Needing Yoga

I can be that annoying person who *needs* a consistent and regular daily yoga practice to function optimally in my life. That statement irks some people. The fact that I can utter such a claim comes partly from a place of privilege: most people do not have access to yoga, do not have time for yoga nor the resources in their lives to develop a consistent practice. Yoga has become somewhat of a potent social signifier of class, wealth and economic station, and these reminders of division bother us and trigger insecurities about social and economic stratification. As well, yoga in the West has morphed into a social and commercial brand: people and corporations profit from it, and people want to claim ownership of it (think of the myriad types of contemporary yoga styles are out there). So, I get where the hostility – when I say “I need yoga” – comes from. Adding further complexity, that statement also triggers individual insecurities about body anxiety, body shaming and health status.

For me, yoga is a discipline that nourishes and sustains me. But the practice of mindfulness can be applied to almost any activity that gives you joy or makes you feel content.

So, yoga, as an activity can be problematic, which is why in my professional practice, I do NOT emphasize yoga as THE ONLY route to physical and mental health. I do, however, encourage mindfulness supplemented with some body work (sometimes as simple as walking around the block). For me, yoga is a discipline that nourishes and sustains me. But the practice of mindfulness can be applied to almost any activity that gives you joy or makes you feel content. In yoga, mindfulness means being aware of thoughts, realizing the difference between thoughts and the thinker, and practicing the ability to quench the angry flurry of thoughts in your head.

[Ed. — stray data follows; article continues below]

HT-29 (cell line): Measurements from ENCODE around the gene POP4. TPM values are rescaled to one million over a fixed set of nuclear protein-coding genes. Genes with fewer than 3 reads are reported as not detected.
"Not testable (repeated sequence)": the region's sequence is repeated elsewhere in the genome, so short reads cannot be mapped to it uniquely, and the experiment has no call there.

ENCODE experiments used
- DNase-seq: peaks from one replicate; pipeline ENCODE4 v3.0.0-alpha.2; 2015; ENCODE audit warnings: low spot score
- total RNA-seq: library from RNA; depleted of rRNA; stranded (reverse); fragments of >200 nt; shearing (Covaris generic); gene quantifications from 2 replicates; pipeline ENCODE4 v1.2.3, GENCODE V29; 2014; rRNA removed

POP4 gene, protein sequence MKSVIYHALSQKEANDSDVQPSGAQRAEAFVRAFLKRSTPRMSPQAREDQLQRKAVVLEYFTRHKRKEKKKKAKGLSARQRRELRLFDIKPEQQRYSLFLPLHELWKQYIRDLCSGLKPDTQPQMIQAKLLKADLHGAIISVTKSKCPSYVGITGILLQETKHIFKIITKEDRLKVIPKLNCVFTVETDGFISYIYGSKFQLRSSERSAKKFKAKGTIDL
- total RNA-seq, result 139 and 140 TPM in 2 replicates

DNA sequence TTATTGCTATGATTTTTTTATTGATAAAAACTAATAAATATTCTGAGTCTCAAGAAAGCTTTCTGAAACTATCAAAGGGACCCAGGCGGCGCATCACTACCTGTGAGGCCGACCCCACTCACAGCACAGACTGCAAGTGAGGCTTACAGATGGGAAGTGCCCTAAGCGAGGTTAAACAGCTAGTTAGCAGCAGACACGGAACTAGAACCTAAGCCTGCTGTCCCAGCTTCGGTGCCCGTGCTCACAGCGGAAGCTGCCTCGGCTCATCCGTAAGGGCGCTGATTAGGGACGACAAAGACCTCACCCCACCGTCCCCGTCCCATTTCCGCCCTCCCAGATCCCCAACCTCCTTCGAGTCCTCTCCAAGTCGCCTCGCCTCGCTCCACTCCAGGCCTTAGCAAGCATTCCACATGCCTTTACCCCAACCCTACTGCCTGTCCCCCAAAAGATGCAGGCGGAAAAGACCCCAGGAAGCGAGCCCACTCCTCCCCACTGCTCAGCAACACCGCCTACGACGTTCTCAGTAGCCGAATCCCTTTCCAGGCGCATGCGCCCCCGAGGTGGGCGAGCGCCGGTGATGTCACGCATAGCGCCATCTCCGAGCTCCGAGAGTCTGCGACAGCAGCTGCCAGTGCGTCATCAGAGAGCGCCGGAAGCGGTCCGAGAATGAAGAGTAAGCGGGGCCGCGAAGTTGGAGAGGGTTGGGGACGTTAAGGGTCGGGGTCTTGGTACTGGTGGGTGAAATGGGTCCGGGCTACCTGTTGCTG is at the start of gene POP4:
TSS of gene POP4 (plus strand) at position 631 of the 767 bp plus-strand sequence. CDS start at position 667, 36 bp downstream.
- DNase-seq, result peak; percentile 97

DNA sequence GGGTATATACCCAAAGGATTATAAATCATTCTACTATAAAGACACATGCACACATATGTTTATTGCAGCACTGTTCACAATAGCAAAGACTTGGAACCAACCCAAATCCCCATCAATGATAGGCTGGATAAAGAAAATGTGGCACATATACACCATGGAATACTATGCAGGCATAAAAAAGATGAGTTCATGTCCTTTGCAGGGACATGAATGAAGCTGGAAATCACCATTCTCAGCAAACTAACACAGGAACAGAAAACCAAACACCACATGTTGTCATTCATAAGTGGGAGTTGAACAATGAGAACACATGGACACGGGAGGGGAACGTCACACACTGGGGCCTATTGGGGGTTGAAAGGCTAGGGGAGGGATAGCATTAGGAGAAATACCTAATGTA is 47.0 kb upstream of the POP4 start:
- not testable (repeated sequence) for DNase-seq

If you can find an activity that you value, an activity that you feel nourishes you – then you, too, *need* to do it.

To be mindful does NOT necessarily require yoga. To be mindful requires presence and consistency. If you can find an activity that you value, an activity that you feel nourishes you – then you, too, *need* to do it. Whatever you choose, the practice has to be regular, mindful and intentional. Consistency weaves the practice into your life so you can internalize it, expect it and crave it. This is how lifestyles are altered and transformed. That’s how we grow and change. Instead of thinking about the future that does not yet exist, focus on each present moment – breathe in and breath out.

Consistency weaves the practice into your life so you can internalize it, expect it and crave it. This is how lifestyles are altered and transformed. That’s how we grow and change.

Lately, I have been feeling a keen need to defend my wellness practices, which are often viewed and dismissed as fun health frivolity. The euphemism “alternative health” is now coming into use in a non-derogatory sense. Most medical students and physicians  undermine the importance of distinguishing physical health versus wellness. Physical health means being free from disease while wellness is about optimal functioning in the realms of physicality, emotionality, intellect, religious and spiritual.

What are your practices that are part of your life? And what do they say about you?

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